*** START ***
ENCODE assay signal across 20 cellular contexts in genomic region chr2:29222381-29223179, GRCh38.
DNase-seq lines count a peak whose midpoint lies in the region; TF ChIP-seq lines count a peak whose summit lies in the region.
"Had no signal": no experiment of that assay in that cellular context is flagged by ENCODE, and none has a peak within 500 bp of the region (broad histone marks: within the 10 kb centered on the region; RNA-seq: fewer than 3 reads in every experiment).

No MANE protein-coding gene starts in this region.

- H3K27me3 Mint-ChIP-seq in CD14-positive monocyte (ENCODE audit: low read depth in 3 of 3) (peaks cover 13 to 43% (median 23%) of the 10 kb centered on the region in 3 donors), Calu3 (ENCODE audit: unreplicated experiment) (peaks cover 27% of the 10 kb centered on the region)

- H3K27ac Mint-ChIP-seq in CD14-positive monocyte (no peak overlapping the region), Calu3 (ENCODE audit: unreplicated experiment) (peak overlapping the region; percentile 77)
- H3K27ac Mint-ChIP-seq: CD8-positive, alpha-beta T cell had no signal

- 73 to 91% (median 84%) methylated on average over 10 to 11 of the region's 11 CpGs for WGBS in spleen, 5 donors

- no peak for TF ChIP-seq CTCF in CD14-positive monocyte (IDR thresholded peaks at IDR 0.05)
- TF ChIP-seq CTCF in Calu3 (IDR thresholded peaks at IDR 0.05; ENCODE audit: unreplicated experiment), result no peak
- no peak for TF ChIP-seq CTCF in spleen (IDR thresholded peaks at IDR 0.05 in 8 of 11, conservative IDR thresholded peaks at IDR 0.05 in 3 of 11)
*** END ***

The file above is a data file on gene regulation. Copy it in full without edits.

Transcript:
ENCODE assay signal across 20 cellular contexts in genomic region chr2:29222381-29223179, GRCh38.
DNase-seq lines count a peak whose midpoint lies in the region; TF ChIP-seq lines count a peak whose summit lies in the region.
"Had no signal": no experiment of that assay in that cellular context is flagged by ENCODE, and none has a peak within 500 bp of the region (broad histone marks: within the 10 kb centered on the region; RNA-seq: fewer than 3 reads in every experiment).

No MANE protein-coding gene starts in this region.

- H3K27me3 Mint-ChIP-seq in CD14-positive monocyte (ENCODE audit: low read depth in 3 of 3) (peaks cover 13 to 43% (median 23%) of the 10 kb centered on the region in 3 donors), Calu3 (ENCODE audit: unreplicated experiment) (peaks cover 27% of the 10 kb centered on the region)

- H3K27ac Mint-ChIP-seq in CD14-positive monocyte (no peak overlapping the region), Calu3 (ENCODE audit: unreplicated experiment) (peak overlapping the region; percentile 77)
- H3K27ac Mint-ChIP-seq: CD8-positive, alpha-beta T cell had no signal

- 73 to 91% (median 84%) methylated on average over 10 to 11 of the region's 11 CpGs for WGBS in spleen, 5 donors

- no peak for TF ChIP-seq CTCF in CD14-positive monocyte (IDR thresholded peaks at IDR 0.05)
- TF ChIP-seq CTCF in Calu3 (IDR thresholded peaks at IDR 0.05; ENCODE audit: unreplicated experiment), result no peak
- no peak for TF ChIP-seq CTCF in spleen (IDR thresholded peaks at IDR 0.05 in 8 of 11, conservative IDR thresholded peaks at IDR 0.05 in 3 of 11)